Tuesday 24 February 2015

A day in the veg garden

Spring is coming so it looks like I might be spending more time in the veg garden.

Today we did some clearing of spent crops (chicory and chard), covering beds so the soil warms up and new crop can be grown earlier and tidying up leeks.

Chicory 'Charlotte'The bed after clearing

The reason for tidying the leeks was that some leaves were infected with rust (Puccinia allii, causing orange lesions on the leaves, which in this case were affected to a smaller extent) and white tip (Phytophthora porri causing white leasions, soft rot and wilted tips) which are both fungi whose spores are airborne and/or scattered by rain splashes.

White tip symptoms on leek leaves

A bed covered for warming the soil; leeks were tidied up
As I was working on leeks, and they are a rather popular crop, several visitors asked me how we protect our crops from the leek moth (Acrolepiopsis assectella) and allium leaf miner (Phytomyza gymnostoma), which this year has made it to the top horticultural pests reported by members to the RHS advisory services. Both the white caterpillar of the leek moth, with its brown head and small legs, and the white headless and legless maggot larvae of the leaf miner tunnel into the stems of leeks, damaging them and making them susceptible to secondary infections.

Horticultural fleece (better still enviromesh/very fine netting, which allows better airflow around the plants and allows for more water penetration) protects the leeks from attack, which however are sprayed here (as chemicals are available for professional growers).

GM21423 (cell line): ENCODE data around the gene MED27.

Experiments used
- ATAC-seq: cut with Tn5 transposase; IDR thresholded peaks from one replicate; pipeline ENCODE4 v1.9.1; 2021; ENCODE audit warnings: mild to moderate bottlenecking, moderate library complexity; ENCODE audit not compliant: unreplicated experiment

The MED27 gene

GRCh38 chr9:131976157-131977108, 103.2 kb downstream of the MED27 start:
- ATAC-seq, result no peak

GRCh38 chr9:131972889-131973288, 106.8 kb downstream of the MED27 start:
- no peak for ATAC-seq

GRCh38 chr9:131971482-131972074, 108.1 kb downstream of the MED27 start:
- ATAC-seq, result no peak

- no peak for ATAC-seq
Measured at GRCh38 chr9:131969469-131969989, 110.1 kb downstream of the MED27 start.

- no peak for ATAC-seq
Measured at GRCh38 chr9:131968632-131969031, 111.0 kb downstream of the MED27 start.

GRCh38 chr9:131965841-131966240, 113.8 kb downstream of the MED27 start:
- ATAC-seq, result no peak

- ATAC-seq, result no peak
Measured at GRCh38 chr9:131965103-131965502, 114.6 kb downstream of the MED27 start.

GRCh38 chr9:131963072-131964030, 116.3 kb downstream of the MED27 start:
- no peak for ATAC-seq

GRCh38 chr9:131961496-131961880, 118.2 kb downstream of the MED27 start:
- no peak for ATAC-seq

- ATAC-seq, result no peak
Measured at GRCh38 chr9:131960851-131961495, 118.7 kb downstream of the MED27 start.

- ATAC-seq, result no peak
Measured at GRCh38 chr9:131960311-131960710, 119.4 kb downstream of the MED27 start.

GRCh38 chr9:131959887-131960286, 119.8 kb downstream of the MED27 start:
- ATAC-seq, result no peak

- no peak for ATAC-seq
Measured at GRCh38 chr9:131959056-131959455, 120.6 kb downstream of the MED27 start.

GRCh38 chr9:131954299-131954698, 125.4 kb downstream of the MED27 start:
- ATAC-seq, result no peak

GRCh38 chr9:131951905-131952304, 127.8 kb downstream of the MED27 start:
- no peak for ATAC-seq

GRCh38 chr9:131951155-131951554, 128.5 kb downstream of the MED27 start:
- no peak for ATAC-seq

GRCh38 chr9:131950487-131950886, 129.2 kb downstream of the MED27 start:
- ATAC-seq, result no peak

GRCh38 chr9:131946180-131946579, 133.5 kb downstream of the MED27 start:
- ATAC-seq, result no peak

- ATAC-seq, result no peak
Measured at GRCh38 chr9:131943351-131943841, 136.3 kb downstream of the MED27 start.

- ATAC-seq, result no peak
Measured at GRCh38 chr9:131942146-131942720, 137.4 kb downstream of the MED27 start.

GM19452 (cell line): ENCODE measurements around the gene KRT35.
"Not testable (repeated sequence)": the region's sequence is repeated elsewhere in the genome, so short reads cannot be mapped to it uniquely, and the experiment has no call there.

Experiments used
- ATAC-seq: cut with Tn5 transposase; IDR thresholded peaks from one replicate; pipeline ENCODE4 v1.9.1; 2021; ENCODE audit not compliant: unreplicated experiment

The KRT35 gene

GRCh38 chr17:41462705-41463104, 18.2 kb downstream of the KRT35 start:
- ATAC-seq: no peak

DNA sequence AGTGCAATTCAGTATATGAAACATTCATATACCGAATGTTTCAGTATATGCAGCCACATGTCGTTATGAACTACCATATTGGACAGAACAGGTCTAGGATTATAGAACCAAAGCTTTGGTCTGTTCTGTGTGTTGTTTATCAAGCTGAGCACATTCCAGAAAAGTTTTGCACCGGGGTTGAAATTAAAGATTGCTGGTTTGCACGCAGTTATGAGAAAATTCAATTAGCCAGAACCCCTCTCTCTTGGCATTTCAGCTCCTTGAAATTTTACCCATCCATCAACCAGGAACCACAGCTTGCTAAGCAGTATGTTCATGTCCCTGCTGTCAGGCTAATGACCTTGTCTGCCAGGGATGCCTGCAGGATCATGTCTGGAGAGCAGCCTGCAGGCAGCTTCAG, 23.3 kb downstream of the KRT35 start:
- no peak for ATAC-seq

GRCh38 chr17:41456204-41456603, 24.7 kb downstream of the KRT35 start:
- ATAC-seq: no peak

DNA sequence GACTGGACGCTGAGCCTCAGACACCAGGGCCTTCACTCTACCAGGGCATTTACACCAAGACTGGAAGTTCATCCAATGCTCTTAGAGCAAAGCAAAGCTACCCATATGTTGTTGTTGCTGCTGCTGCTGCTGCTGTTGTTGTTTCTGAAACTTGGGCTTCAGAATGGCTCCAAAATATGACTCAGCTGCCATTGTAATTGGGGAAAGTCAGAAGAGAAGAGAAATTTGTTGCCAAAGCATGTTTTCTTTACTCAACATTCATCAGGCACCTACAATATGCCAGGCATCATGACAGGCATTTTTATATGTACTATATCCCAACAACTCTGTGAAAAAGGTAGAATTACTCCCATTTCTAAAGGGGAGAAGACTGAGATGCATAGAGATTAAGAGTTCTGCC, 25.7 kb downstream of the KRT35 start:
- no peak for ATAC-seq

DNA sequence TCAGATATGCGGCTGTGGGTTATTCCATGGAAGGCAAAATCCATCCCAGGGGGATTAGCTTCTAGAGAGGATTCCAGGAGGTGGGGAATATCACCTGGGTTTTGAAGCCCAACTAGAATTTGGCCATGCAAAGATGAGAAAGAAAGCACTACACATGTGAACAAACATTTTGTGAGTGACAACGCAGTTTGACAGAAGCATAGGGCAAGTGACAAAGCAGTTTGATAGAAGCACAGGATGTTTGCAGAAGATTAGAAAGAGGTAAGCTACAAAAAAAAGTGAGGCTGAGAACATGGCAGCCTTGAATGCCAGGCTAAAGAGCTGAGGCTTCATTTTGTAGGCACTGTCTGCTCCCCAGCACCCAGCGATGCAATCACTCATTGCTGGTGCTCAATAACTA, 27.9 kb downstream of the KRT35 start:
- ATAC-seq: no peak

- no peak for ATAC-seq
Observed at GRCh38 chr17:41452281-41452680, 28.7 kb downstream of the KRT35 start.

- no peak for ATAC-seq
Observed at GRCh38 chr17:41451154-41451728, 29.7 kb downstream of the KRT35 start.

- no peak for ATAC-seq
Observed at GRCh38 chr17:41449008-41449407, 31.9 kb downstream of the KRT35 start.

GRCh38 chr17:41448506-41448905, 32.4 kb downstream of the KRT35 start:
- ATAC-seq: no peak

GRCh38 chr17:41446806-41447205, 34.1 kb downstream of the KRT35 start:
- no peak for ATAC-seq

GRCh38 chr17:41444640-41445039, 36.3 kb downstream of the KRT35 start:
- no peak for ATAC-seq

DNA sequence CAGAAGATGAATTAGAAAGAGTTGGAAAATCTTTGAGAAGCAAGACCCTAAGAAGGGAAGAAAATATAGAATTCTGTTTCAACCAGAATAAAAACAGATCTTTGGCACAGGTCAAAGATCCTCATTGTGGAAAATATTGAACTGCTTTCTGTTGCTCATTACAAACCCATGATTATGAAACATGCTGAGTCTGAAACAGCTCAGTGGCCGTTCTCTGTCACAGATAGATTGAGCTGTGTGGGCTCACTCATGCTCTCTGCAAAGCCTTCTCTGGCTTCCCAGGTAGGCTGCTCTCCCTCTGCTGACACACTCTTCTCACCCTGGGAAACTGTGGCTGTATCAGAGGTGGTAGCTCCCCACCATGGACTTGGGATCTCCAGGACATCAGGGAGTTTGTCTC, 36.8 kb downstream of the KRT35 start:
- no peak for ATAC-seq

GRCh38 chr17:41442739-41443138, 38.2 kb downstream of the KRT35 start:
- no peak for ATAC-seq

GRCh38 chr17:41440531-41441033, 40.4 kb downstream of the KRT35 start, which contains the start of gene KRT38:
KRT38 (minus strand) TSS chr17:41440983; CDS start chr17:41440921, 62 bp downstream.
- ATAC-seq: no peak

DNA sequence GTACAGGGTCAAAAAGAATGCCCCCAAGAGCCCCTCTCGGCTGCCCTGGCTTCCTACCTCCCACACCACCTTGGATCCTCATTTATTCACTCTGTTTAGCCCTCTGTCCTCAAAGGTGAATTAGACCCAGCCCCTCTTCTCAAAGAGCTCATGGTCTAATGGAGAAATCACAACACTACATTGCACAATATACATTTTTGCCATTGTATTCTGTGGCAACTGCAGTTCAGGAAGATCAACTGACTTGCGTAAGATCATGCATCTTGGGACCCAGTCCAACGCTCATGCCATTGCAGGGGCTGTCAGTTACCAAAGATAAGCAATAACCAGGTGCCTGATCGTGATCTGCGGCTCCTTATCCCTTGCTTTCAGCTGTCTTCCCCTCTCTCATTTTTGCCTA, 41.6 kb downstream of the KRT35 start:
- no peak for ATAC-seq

Visitors also asked when the leeks had been planted. The early ones, for planting out mid-April, can be sown indoors Jan-Feb. But the ones that overwinter are sown in April, ready to be transplanted June/July for cropping November and onwards. More info is available on the RHS Grow Your Own website.

As I had not been in the veg garden for a while, I had a look at the bed we dug back in November, and the difference between the one I dug that was rougher and the one that was done by someone with years of experience, which was smoother, is still quite apparent - my colleague was not joking when he said it will need raking before the new crops go in!

Expertly dug bed (left), my first attempt (right)

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